A User's Guide to Hell, featuring Bernard Madoff

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Photograph: Jimmy Ryan
A User's Guide to Hell, featuring Bernard Madoff
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Photograph: Jimmy Ryan
A User's Guide to Hell, featuring Bernard Madoff
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Photograph: Jimmy Ryan
A User's Guide to Hell, featuring Bernard Madoff
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Photograph: Jimmy Ryan
A User's Guide to Hell, featuring Bernard Madoff
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Photograph: Jimmy Ryan
A User's Guide to Hell, featuring Bernard Madoff
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Photograph: Jimmy Ryan
A User's Guide to Hell, featuring Bernard Madoff
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Photograph: Jimmy Ryan
A User's Guide to Hell, featuring Bernard Madoff

A User’s Guide to Hell, featuring Bernard Madoff.Atlantic Stage 2 (see Off-Off Broadway). By Lee Blessing. Directed by Michole Biancosino. With ensemble cast. Running time: 1hr 20mins. No intermission.

A User’s Guide to Hell, featuring Bernard Madoff: in brief

Veteran playwright Lee Blessing damns megafraudster Bernie Madoff to a New York–ish hell of his own making in a bitter new satire, directed by Michole Biancosino for Project Y Theatre Company.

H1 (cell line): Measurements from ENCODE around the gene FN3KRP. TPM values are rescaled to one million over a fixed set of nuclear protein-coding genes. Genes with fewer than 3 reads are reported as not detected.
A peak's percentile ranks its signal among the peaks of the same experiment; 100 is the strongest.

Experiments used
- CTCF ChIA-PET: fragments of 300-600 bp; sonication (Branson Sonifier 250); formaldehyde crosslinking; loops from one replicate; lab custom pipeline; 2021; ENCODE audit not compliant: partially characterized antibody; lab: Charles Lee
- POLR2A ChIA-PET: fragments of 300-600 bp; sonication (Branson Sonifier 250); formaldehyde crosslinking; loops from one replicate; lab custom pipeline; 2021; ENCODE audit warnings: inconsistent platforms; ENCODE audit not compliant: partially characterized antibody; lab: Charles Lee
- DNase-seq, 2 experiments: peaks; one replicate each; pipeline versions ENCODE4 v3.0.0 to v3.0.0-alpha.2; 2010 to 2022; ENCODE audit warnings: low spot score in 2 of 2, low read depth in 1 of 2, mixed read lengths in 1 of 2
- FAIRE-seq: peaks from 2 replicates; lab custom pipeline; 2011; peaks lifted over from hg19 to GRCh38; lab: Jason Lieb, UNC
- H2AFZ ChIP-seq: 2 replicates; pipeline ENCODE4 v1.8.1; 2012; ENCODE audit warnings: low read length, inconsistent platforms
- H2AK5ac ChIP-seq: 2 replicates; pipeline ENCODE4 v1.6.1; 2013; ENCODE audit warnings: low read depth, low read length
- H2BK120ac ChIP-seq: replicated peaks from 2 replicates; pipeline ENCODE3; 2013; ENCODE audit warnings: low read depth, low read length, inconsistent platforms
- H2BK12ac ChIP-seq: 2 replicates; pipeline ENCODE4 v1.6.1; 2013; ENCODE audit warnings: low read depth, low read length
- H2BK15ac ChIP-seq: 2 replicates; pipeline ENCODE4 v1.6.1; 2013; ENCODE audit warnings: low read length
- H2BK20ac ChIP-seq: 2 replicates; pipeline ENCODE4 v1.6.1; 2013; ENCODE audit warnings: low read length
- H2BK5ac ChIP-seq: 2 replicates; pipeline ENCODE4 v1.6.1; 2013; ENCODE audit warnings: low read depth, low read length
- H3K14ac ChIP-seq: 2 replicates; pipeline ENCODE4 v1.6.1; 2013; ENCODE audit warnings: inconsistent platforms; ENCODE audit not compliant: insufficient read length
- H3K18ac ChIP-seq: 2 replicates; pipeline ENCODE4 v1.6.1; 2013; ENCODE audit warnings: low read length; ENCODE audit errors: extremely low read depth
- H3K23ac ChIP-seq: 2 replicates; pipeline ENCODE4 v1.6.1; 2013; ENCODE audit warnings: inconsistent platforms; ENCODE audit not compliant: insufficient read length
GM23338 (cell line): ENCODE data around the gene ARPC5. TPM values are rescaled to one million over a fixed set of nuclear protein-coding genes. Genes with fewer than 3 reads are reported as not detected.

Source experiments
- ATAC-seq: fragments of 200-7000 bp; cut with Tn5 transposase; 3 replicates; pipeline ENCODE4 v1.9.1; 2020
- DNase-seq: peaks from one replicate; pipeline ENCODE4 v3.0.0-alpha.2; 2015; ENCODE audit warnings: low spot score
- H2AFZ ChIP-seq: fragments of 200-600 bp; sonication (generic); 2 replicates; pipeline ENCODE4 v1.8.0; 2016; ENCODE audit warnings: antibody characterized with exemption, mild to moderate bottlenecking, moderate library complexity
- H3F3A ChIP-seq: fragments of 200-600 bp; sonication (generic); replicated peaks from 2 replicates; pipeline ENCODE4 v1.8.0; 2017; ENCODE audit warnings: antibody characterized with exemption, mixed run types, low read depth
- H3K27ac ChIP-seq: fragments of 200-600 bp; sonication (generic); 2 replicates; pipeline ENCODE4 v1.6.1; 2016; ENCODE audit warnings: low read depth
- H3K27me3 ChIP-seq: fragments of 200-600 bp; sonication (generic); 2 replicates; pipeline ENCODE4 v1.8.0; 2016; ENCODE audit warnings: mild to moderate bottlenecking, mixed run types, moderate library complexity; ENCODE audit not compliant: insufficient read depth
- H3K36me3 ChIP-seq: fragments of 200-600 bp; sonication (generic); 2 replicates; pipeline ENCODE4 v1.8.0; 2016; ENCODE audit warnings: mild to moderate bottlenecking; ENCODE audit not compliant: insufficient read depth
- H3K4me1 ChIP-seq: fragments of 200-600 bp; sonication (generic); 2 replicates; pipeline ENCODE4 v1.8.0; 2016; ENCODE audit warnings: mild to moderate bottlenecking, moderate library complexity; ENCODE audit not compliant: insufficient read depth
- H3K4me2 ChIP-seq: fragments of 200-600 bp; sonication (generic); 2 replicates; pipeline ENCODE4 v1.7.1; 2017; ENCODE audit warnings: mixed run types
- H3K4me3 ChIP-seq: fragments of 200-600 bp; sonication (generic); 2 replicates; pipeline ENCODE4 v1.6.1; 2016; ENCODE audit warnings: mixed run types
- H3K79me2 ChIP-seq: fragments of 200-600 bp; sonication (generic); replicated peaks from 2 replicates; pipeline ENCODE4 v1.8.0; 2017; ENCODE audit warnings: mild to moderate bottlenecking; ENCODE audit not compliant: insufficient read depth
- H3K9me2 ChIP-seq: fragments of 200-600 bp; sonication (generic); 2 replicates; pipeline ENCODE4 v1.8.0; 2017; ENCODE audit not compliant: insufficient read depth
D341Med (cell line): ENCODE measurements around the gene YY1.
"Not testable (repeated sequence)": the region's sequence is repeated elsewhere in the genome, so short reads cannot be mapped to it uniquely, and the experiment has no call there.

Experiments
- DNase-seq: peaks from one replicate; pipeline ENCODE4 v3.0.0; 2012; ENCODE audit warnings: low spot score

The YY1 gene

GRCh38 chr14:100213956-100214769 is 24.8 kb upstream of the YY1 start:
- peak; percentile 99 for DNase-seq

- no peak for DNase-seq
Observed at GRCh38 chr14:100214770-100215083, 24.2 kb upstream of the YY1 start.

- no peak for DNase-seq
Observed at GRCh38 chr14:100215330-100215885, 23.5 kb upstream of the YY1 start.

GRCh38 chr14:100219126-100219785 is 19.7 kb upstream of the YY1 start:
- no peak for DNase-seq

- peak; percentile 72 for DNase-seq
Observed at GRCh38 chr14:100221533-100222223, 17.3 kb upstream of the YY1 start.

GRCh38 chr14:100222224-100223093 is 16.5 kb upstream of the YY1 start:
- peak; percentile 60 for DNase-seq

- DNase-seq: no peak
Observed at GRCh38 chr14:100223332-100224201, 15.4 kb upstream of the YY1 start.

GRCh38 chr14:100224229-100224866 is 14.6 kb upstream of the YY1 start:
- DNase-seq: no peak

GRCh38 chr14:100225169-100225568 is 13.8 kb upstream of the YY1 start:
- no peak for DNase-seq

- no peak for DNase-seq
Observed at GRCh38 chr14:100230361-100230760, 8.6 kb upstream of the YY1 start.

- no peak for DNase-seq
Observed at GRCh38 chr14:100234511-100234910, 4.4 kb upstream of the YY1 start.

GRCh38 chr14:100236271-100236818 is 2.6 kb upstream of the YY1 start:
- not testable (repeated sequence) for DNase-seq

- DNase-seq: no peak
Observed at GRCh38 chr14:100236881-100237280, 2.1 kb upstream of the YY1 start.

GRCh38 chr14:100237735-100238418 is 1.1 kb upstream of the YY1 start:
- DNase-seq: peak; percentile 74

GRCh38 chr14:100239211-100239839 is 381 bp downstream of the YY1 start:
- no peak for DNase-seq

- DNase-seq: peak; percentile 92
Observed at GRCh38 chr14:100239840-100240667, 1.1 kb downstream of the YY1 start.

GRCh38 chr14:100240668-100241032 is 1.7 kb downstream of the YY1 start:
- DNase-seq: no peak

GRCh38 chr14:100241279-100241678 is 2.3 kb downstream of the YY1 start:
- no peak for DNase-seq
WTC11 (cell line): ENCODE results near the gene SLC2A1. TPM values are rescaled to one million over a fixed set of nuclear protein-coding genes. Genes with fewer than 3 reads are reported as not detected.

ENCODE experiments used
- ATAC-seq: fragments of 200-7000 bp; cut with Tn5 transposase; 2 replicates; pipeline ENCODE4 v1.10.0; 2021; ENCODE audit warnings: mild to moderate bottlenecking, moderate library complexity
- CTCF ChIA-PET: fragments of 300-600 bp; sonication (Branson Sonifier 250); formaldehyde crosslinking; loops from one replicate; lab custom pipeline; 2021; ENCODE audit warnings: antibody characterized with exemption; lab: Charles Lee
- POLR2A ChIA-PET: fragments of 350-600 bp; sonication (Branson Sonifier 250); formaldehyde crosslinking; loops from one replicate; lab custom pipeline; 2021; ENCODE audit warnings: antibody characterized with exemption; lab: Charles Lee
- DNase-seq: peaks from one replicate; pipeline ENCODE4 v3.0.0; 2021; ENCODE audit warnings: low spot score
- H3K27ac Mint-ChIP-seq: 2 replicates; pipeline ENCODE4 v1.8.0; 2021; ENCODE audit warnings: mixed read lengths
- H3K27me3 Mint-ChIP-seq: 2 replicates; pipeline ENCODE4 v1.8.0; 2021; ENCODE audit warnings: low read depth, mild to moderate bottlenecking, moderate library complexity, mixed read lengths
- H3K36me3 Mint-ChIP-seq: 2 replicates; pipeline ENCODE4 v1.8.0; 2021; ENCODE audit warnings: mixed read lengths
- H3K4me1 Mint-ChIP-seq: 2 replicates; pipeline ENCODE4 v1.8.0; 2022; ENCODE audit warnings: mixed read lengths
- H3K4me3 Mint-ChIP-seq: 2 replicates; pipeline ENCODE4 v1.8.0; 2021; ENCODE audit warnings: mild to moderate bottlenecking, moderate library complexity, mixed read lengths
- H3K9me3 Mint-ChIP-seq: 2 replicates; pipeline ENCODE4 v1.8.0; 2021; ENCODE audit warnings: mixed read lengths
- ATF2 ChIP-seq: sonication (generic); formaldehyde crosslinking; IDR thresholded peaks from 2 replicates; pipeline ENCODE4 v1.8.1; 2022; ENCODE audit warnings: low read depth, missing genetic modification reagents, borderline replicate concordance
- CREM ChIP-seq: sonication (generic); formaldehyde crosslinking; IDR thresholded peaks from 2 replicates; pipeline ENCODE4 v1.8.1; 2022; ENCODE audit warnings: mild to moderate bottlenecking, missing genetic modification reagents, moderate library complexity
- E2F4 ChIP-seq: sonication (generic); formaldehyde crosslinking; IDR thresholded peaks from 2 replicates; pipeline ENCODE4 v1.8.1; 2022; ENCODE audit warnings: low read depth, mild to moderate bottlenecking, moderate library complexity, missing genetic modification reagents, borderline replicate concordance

A User’s Guide to Hell, featuring Bernard Madoff: theater review by Diane Snyder

Despite its tantalizing title, A User’s Guide to Hell, featuring Bernard Madoff is surprisingly tame. Tony-nominated playwright Lee Blessing sends the disgraced financier (Edward James Hyland) on a Dante-esque journey through a Hell remarkably like present-day New York, with an average joe named Verge (David Deblinger) as his Virgil. But Blessing rarely probes past surface notions—human arrogance, damnation being what we make it. After initially disavowing the concept of an afterlife, Madoff is soon eager to be punished for his sins. It’s a yearning that’s never fulfilled, even though he encounters Nazi doctor Josef Mengele and gets fucked in the ass (literally) by September 11 terrorist Mohamed Atta.

Outrageous antics aside, the satire we’ve been promised doesn’t arrive until the denouement, as a surprise twist. Michole Biancosino’s Project Y Theatre production struggles to shape something articulate out of this mess of ideas and coarse humor, although she does get pleasing turns from Deblinger and Eric Sutton, as the Inferno’s male residents, and a moving one from Erika Rose, multiple-playing its female inhabitants. As Madoff, Hyland sputters and looks perplexed, but never arrives at a dynamic character. Not that he has a lot to work with: The soul of this piece never made it out of Purgatory.—Theater review by Diane Snyder

Follow Diane Snyder on Twitter: @DianeLSnyder

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Event phone: 212-352-3101
Event website: http://projectytheatre.org
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